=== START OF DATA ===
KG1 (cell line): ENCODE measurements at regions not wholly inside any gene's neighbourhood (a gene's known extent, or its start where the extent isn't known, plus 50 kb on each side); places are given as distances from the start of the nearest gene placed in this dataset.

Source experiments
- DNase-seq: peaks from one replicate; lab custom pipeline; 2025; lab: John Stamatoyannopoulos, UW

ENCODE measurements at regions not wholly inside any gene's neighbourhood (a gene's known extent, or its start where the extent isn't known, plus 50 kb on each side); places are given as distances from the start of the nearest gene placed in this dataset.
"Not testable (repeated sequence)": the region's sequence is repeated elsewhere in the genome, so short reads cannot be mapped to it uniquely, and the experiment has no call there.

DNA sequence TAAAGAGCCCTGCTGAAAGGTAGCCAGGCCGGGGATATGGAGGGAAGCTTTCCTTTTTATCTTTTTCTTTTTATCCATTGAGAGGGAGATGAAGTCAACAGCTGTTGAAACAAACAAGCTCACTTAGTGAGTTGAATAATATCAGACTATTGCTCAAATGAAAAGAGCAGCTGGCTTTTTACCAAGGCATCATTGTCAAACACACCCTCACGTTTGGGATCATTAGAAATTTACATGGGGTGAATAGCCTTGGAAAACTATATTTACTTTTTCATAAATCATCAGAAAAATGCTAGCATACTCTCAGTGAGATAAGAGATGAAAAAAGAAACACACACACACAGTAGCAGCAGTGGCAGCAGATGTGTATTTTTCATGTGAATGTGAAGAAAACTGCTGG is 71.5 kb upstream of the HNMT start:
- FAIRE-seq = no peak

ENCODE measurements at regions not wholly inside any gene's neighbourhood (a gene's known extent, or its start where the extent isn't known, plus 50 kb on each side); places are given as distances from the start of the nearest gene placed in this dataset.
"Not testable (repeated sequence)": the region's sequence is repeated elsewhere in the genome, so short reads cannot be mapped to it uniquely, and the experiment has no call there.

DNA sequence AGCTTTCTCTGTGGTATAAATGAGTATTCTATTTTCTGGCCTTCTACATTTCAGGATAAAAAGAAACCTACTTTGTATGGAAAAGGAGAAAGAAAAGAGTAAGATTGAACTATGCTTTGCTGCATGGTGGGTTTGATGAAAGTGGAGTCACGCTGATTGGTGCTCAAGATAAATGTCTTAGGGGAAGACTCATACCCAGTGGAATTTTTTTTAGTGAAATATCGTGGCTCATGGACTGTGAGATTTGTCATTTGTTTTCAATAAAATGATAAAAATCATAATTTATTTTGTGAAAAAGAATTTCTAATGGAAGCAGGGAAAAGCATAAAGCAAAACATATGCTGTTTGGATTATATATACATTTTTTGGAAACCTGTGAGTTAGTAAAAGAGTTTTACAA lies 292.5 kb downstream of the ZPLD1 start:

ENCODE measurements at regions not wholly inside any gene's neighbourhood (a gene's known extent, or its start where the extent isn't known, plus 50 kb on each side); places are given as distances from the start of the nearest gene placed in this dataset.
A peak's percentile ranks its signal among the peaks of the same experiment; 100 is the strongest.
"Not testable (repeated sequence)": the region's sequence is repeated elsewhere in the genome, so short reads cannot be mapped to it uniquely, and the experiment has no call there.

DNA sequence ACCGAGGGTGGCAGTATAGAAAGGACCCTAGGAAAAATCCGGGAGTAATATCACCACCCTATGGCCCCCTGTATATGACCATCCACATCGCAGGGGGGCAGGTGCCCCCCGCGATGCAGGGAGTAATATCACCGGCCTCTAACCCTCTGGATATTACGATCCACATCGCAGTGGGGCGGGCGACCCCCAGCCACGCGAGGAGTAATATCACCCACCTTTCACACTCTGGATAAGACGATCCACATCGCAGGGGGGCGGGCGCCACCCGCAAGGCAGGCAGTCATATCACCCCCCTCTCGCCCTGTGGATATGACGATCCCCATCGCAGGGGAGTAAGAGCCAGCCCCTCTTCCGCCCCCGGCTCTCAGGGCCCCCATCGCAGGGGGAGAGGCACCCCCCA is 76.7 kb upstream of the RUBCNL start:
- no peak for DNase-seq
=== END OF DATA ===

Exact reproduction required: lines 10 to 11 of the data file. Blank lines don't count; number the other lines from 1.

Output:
DNA sequence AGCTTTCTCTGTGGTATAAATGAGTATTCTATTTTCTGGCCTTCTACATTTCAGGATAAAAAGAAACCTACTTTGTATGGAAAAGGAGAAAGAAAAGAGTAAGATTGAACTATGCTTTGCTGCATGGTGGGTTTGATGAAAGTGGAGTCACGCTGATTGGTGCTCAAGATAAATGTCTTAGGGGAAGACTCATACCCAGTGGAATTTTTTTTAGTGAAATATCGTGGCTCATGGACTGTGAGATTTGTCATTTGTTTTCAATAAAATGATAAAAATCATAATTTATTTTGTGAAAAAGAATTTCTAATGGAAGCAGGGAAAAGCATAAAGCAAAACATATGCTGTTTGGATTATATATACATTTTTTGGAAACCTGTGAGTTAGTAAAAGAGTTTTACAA lies 292.5 kb downstream of the ZPLD1 start:

ENCODE measurements at regions not wholly inside any gene's neighbourhood (a gene's known extent, or its start where the extent isn't known, plus 50 kb on each side); places are given as distances from the start of the nearest gene placed in this dataset.